I. That this tree was intended to point out the state of the Jewish people.
1. They made a profession of the true religion.
2. They considered themselves the peculiar people of God, and despised and reprobated all others.
3. They were only hypocrites, having nothing of religion but the profession - leaves, and no fruit.
II. That our Lord's conduct towards this tree is to be considered as emblematical of the treatment and final perdition which was to come upon this hypocritical and ungodly nation.
1. It was a proper time for them to have borne fruit: Jesus had been preaching the doctrine of repentance and salvation among them for more than three years; the choicest influences of Heaven had descended upon them; and every thing was done in this vineyard that ought to be done, in order to make it fruitful.
2. The time was now at hand in which God would require fruit, good fruit; and, if it did not produce such, the tree should be hewn down by the Roman axe.
1. The tree is properly the Jewish nation.
2. Christ's curse the sentence of destruction which had now gone out against it; and,
Treasury of Scripture Knowledge
a fig-tree. The fig-tree, [suke,] is a genus of the polygamia triaecia class of plants, seldom rising above twelve feet, but sending off from the bottom many spreading branches. The leaves are of a dark green colour, nearly a span long, smooth, and irregularly divided into from three to five deep rounded lobes; and the fruit grows on short and thick stalks, of a purplish colour, and contains a soft, sweet, and fragrant pulp, intermixed with numerous small seeds.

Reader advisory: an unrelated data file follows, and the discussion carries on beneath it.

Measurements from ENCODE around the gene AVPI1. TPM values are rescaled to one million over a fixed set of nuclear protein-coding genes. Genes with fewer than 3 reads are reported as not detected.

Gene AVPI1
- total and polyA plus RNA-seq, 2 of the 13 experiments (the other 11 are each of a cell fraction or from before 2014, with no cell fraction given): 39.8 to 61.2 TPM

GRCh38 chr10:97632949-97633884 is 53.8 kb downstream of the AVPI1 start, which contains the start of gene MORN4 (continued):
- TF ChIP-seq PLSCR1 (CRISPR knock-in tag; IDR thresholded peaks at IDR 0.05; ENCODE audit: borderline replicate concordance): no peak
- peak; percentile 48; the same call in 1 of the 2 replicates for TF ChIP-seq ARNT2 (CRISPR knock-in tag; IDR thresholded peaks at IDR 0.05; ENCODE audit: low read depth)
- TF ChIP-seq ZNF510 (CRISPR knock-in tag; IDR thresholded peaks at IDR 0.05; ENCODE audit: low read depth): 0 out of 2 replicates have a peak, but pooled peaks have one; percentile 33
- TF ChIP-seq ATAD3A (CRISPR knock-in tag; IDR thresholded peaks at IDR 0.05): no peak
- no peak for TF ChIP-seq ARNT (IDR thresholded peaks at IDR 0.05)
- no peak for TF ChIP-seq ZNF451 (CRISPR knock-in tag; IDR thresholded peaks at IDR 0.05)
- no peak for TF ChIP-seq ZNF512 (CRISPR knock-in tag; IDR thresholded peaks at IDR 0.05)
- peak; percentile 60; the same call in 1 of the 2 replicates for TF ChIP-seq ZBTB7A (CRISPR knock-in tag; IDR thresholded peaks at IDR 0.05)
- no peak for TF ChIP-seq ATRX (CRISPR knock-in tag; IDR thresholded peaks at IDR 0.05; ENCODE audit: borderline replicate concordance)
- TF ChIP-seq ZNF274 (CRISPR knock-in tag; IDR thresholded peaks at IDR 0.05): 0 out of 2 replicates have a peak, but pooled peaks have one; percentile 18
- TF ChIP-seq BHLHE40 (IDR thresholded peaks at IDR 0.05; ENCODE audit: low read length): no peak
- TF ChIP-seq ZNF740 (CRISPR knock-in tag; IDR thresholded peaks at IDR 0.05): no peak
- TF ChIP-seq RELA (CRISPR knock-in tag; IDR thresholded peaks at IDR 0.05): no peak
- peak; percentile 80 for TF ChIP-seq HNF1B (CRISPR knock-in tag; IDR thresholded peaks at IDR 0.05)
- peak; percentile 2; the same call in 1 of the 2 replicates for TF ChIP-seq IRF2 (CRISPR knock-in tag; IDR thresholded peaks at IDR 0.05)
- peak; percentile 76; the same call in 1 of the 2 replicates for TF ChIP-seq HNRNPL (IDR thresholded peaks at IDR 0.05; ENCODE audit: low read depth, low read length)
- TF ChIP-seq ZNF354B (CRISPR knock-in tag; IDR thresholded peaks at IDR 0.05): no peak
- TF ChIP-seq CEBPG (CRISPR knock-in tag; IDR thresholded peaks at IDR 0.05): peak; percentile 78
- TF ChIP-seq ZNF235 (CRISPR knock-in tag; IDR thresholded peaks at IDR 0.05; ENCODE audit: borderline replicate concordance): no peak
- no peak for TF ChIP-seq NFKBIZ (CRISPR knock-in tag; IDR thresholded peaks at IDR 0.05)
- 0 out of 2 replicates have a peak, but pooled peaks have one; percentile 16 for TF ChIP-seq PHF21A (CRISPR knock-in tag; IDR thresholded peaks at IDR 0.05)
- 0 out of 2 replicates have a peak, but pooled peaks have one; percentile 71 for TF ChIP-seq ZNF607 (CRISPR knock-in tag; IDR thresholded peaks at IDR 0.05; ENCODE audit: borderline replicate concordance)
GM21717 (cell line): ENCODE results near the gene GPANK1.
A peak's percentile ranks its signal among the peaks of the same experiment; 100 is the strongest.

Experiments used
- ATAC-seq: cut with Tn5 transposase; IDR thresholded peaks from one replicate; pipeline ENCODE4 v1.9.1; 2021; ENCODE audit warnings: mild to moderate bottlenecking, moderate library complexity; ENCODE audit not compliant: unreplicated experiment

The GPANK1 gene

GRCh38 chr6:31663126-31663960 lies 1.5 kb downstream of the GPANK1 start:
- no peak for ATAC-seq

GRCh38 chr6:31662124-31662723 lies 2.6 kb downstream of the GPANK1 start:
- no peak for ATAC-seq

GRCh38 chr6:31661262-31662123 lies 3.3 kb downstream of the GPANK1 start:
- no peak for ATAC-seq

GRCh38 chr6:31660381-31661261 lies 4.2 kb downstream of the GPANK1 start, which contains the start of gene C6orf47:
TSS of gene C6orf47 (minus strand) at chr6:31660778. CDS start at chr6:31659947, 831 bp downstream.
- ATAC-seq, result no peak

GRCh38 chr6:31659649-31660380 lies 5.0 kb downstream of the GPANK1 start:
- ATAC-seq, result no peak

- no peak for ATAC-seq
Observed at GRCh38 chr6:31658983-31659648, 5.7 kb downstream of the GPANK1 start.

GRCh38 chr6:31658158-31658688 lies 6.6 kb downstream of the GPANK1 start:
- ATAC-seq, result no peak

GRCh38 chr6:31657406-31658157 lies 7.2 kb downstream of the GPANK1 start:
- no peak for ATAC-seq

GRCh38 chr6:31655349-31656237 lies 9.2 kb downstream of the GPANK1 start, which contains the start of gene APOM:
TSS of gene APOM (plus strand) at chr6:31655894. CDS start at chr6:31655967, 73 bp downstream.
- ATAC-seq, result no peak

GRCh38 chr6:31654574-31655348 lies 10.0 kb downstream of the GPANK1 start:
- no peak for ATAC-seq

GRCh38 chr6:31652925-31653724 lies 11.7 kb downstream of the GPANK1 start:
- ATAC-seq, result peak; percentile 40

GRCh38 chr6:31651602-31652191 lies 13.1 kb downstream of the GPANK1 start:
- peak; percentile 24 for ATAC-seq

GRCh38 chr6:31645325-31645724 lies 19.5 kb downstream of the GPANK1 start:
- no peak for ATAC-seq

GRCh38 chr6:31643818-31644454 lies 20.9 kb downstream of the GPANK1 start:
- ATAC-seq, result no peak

for. Dr. Campbell observes, that the declaration, 'for the time of [ripe, Ed.] figs was not yet,' is not the reason why our Lord did not find any fruit on the tree, because the fig is of that class of vegetables in which the fruit is formed in its immature state before the leaves are seen. But as the fruit is of a pulpy nature, the broad, thick leaves come out in profusion to protect it from the rays of the sun during the time it is ripening. If the words, 'for the time,' etc. however, are read as a parenthesis, they then become a reason why Jesus Christ should look for fruit, because the season for gathering not having fully come, it would remove all suspicion that the fruit had been gathered: while the presence of the leaves incontestably proved the advance of the tree to the state in which fruit is found.
LibraryDecember 20 Evening
If the Lord would make windows in heaven might this thing be?--II KGS. 7:2. Have faith in God.--Without faith it is impossible to please God.--With God all things are possible. Is my hand shortened at all, that it cannot redeem? or have I no power to deliver? My thoughts are not your thoughts, neither are your ways my ways, saith the Lord. For as the heavens are higher than the earth, so are my ways higher than your ways, and my thoughts than your thoughts.--Prove me now herewith, saith the Lord …
Anonymous—Daily Light on the Daily Path
August 19. "Have Faith in God" (Mark xi. 22).
The Secret of Effectual Prayer
To his Praise!
He dug it up and cleared it of stones and planted it with the choicest vines. He built a watchtower in it and cut out a winepress as well. Then he looked for a crop of good grapes, but it yielded only bad fruit.
Seeing a fig tree by the road, he went up to it but found nothing on it except leaves. Then he said to it, "May you never bear fruit again!" Immediately the tree withered.
The next day as they were leaving Bethany, Jesus was hungry.
Then he said to the tree, "May no one ever eat fruit from you again." And his disciples heard him say it.